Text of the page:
Sports cars are an indulgence. Comfort, space and even reliability are all sacrificed on the altar of Handling and Speed. And if that altar is busy, then all that can be offered up to the God of Beauty and Allure instead. In most ways, sports cars are just like other cars. But it’s the ways in which they’re no like other cars that matter most.

Sure, there are a few of us who hit it big when they’re young and can afford to buy a brand-new Ferrari. After all, when your initial NHL contract includes an $4 million signing bonus, the $350,050 price of 488 Pista seems almost inconsequential. And all the guys who graduated from high school with you last year, will be envious when you drive it through downtown Saskatoon.

But a first sports car for most of us will be a used sports car. And two sports cars stand out as the greatest used sports cars of all time. One of those is better than the other, but the other one is radically more affordable.

So it’s a tie.

Early Contenders

As long as there have been cars, some cars have been used in sports. Cars like the 1912 Mercer Type 35R Raceabout and the 1912 Stutz Bearcat were two early cars built to be savored for their beauty and praised for their speed. Ford was selling millions of Model Ts, but the rich playboys were driving Bearcats and Raceabouts.

But Model Ts became sports cars once in the hands of early hot rodders. Stripped to almost nothing more frame rails, and equipped with speed parts like the Frontenac cylinder heads that converted the Model T’s four-cylinder flathead engine to an overhead valve configuration, they could be surprisingly swift and capable cars. At least in the context of their time.

And that’s always been the great battle for the sports car soul. Great and expensive, or cheap and flimsy. In the 1950s it was spectacular machines like the Mercedes-Benz 300SL Gullwing and the spindly MG-TC. In the 1960s Ferrari came into its own with beasts like the 1966 275 GTB/4 while at the same time Triumph was selling the barely-there Spitfire.

Runner Up: Chevrolet Corvette

One perennial entry point into the sports car market has been the Chevrolet Corvette. Relative to other sports cars, GM builds a lot of Corvettes and sells almost all of them in North America. Even Corvettes that are today considered classics – like the 1963 to 1967 “C2” models – were once merely used cars available to mere mortals at a keen price.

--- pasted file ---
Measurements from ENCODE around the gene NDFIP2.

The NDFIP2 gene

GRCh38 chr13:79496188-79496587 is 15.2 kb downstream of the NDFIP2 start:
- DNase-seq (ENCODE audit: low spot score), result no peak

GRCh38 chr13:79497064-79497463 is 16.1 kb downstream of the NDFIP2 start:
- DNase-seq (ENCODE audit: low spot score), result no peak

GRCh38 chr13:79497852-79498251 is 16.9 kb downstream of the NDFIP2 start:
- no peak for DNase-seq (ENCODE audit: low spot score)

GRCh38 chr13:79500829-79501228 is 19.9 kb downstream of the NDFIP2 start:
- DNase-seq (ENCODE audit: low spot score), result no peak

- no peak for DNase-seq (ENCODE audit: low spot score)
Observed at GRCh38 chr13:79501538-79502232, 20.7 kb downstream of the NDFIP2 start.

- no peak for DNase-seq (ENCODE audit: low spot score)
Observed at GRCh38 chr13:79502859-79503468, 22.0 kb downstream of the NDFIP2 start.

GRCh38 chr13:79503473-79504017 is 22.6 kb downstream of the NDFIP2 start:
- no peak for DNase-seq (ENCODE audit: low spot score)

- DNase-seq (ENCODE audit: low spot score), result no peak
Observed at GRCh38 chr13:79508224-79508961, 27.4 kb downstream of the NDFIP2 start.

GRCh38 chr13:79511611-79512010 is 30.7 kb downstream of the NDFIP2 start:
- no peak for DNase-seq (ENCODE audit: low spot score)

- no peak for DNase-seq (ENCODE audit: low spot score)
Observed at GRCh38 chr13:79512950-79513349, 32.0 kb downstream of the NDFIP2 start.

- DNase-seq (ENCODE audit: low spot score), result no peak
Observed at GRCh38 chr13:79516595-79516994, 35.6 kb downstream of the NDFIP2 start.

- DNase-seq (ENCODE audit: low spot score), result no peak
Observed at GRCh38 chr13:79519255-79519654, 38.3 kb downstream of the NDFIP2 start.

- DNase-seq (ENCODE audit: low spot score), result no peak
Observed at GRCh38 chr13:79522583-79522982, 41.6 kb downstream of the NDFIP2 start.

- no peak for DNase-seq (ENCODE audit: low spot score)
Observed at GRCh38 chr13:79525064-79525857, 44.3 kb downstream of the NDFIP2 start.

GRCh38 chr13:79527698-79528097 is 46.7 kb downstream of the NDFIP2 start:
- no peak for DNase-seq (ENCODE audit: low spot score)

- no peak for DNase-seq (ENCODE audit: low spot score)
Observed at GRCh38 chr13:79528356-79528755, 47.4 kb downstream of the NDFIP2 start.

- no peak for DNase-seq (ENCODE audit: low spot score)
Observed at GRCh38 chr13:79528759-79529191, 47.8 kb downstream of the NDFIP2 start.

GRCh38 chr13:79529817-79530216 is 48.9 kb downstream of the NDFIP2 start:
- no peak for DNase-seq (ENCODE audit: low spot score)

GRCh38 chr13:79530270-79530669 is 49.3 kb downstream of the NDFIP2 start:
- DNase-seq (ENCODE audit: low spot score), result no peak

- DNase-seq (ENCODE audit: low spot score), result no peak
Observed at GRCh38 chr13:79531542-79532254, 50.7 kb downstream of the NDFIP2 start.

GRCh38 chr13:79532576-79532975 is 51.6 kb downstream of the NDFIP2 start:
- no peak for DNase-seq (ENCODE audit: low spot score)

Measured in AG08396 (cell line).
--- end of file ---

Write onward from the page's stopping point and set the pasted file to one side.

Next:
If you want a bargain Corvette today, you can snap up a 1984-1996 “C4” model for under $5,000. It will be pretty rough with plenty of miles on it, but it’s a genuine two-seat sports car for less than the price of a used Honda Civic.

The problem with old Corvettes – particularly a cheap C4 – is that they aren’t built all that well. Paint peels off, upholstery turns to dust, and the digital instrumentation on early C4’s becomes a black hole. An old and affordable Corvette may be fast, but it can also be kind of a nightmare.

Better to spend your money on one of Klipnik’s two winners.

Winner One: Mazda MX-5 Miata

There are plenty of cheap two-seaters out there. Old Toyota MR2s, ancient MGs and even the occasional Porsche Boxster. But the king of all affordable sports cars is, no doubt, the Mazda MX-5 Miata.

The general wisdom is that there’s no such thing as a “bad” Miata. Introduced way back in 1989 as a 1990 model – that’s right, the Miata has been around for three decades – the MX-5 took the proportions of the British 1960s sports cars but was built with Japanese quality and dependability. It was an instant hit.

“There’s no use trying to hide our enthusiasm for this car,” wrote Car and Driver in its first test of a Miata. “No way we can keep the envelope sealed until the end of this critique. You see, the Miata fairly glows with the automotive ideals that this magazine holds dear—exciting looks, fun to drive, sensible ergonomics, quality construction, fun to drive, refined mechanicals, affordable price, and—did we forget to mention?—fun to drive. We feel like cheering.”

There have been four generations of Miata starting with the original “NA” and proceeding through “NB,” “NC” and the current car, the “ND.” All have their charms. But the NA, produced from model years 1990 and 1997, with its pop-up headlights and by virtue of being the first, is slowly developing some collecting street cred. The NA models are still cheap, but clean ones with low miles are getting pricier.